In previous blog entries, Mike Kuron discussed modeling techniques for the board, and thermal analysis of electronic components. In this third installment, I will address structural analysis of PCBs in terms of assessing their ability to survive vibratory load environments.
PCBs are used in most electronic products to mechanically support and electrically connect chips, capacitors, resistors, or other electronic components via soldered joints. Since many of these products will experience loading environments that include vibration loading, it is vital to determine the structural integrity of the PCB and its components due to these loads. This determination is often achieved using a random vibration finite element analysis.
The steps to perform a random vibration analysis of a PCB can be divided into three parts:
1. Create the finite element model including representations of PCB, standoffs, and board components.
2. Perform a power spectral density (PSD) random vibration analysis.
3. Evaluate the PCB and component integrity based on the PSD response.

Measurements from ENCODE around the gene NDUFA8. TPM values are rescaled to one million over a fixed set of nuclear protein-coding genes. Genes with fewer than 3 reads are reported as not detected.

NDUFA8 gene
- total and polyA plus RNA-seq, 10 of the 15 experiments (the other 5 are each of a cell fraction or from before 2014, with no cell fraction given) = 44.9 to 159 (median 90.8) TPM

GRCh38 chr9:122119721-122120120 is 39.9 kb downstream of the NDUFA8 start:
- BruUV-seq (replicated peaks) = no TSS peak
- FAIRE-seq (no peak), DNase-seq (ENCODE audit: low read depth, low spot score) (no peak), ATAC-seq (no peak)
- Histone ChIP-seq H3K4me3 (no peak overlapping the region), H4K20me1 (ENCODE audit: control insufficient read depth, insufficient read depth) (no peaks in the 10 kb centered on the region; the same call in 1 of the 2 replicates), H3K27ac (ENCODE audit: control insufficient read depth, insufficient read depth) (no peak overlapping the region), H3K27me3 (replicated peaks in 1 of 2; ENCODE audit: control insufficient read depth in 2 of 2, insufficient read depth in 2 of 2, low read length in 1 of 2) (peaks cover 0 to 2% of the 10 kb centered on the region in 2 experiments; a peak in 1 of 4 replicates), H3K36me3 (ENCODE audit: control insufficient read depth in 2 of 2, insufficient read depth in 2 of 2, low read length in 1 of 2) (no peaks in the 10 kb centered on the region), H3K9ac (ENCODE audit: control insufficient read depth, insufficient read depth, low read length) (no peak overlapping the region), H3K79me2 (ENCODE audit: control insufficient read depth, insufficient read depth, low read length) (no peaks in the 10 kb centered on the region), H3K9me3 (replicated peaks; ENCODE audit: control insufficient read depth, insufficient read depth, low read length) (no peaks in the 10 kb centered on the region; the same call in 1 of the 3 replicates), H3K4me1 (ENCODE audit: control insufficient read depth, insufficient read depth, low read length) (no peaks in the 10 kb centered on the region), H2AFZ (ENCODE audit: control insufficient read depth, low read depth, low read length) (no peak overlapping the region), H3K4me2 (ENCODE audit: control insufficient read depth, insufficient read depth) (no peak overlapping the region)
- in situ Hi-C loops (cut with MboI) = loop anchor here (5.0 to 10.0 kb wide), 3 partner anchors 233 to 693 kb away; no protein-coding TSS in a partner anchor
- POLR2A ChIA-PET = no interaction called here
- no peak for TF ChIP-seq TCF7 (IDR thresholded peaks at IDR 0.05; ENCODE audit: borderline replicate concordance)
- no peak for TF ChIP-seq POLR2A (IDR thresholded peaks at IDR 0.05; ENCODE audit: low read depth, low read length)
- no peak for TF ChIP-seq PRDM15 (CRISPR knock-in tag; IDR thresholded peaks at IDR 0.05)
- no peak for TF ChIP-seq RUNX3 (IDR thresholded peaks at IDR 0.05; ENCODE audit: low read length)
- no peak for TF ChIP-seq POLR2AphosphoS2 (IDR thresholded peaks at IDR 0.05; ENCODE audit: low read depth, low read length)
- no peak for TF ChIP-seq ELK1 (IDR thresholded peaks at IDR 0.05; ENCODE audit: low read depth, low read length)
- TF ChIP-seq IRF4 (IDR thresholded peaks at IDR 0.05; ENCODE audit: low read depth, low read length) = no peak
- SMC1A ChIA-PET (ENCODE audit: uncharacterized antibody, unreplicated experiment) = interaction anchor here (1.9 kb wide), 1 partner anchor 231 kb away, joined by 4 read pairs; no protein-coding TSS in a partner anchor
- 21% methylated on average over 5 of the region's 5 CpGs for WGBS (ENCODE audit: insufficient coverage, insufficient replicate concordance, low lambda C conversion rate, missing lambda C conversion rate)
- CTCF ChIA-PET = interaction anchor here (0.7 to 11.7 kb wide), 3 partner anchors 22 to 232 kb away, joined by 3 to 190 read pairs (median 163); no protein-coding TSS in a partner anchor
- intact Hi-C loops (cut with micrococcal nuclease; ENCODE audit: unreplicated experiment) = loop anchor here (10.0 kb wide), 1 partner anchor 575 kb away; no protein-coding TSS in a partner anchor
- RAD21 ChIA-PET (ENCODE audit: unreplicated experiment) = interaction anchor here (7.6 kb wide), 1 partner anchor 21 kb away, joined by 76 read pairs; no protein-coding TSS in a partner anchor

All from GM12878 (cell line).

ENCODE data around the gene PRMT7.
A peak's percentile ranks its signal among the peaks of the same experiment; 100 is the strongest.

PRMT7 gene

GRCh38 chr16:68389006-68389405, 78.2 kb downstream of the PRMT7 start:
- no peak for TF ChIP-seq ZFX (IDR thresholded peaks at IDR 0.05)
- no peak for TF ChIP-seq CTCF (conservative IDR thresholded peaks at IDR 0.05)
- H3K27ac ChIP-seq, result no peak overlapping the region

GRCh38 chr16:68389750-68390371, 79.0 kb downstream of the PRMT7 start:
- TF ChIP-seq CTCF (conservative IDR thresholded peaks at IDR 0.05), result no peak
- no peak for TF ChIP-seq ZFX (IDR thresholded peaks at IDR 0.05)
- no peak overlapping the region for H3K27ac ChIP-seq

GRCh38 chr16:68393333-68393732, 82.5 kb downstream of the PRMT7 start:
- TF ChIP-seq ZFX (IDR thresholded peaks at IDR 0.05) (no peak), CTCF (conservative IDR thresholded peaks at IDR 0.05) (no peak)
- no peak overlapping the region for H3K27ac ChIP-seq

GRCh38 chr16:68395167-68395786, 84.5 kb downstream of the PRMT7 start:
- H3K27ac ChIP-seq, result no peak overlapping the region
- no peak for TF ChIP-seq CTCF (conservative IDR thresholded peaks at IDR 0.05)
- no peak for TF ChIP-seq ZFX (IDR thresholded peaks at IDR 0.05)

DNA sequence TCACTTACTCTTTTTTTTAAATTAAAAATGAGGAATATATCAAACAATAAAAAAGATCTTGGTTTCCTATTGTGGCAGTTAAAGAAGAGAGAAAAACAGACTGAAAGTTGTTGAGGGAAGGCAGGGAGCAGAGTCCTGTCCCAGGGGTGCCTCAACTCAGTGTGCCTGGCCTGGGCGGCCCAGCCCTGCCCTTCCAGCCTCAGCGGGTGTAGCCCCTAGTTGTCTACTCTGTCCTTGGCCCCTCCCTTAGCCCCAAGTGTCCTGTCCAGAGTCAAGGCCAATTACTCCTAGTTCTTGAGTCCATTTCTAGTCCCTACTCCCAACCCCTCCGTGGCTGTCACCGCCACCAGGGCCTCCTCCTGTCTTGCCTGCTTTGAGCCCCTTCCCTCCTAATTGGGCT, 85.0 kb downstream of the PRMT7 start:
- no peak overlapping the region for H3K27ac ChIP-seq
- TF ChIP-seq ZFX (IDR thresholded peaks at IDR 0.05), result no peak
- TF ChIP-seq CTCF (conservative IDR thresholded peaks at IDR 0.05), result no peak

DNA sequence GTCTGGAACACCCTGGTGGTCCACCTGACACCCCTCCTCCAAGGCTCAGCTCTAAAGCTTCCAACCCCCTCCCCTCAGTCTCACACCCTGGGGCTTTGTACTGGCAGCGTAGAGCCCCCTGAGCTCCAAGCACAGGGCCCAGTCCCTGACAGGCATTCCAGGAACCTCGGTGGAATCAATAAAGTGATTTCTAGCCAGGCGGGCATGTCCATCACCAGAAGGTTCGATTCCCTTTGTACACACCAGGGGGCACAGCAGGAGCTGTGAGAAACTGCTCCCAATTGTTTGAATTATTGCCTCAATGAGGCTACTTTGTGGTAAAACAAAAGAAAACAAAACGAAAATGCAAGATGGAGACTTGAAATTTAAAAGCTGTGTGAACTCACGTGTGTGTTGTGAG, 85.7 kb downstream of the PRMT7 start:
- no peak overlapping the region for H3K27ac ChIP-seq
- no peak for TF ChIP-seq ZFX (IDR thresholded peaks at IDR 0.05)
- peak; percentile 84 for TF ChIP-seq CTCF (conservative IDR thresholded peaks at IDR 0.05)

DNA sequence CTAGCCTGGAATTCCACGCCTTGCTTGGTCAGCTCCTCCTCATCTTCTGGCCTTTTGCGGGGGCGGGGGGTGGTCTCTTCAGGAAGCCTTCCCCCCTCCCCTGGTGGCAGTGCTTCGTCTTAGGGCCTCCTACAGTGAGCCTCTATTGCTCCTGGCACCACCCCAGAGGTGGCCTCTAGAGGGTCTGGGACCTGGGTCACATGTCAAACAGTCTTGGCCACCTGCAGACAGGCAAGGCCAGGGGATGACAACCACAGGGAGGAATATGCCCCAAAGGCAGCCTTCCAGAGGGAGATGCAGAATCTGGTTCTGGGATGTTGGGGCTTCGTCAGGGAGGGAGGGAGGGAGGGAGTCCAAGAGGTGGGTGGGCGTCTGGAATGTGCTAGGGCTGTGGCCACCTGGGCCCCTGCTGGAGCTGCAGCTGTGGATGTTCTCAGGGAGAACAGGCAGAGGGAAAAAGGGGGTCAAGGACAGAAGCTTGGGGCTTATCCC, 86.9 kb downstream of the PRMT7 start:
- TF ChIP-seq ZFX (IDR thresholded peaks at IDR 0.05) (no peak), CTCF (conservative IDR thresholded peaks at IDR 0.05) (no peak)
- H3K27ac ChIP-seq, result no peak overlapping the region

The main highlights, and some common practices, for performing these tasks will be briefly described.
Model Creation
PCBs can be very complex structures, usually consisting of a stack of layers of FR4 glass epoxy and copper foil, with vias connecting conductors between different layers. As described in Part 1 of this series, there are several approaches to modeling the board, and any of these approaches can be used in a random vibration analysis. However, the mapped material approach represents the best mix of accuracy and efficiency. This material mapping requires a fine, threedimensional mesh to model the distribution of all of the details in the board. The mapping is automated in some codes, such as ANSYS Mechanical. An example is shown in Figure 1, above.
Standoffs are the columns that connect the board to the underlying structure. The board is typically screwed down to the standoffs. It is typical to model the standoffs with solid elements. The screws can be modeled with a simplified connection, such as stiff beams. The key is the ability to extract axial and shear forces at these support locations.
Depending on the structure to which the PCB attaches, the opposite end of the standoffs can be either fixed, or they can be connected to the underlying structure which, at least partly, is included in the finite element model. The approach taken depends on the flexibility of the underlying structure.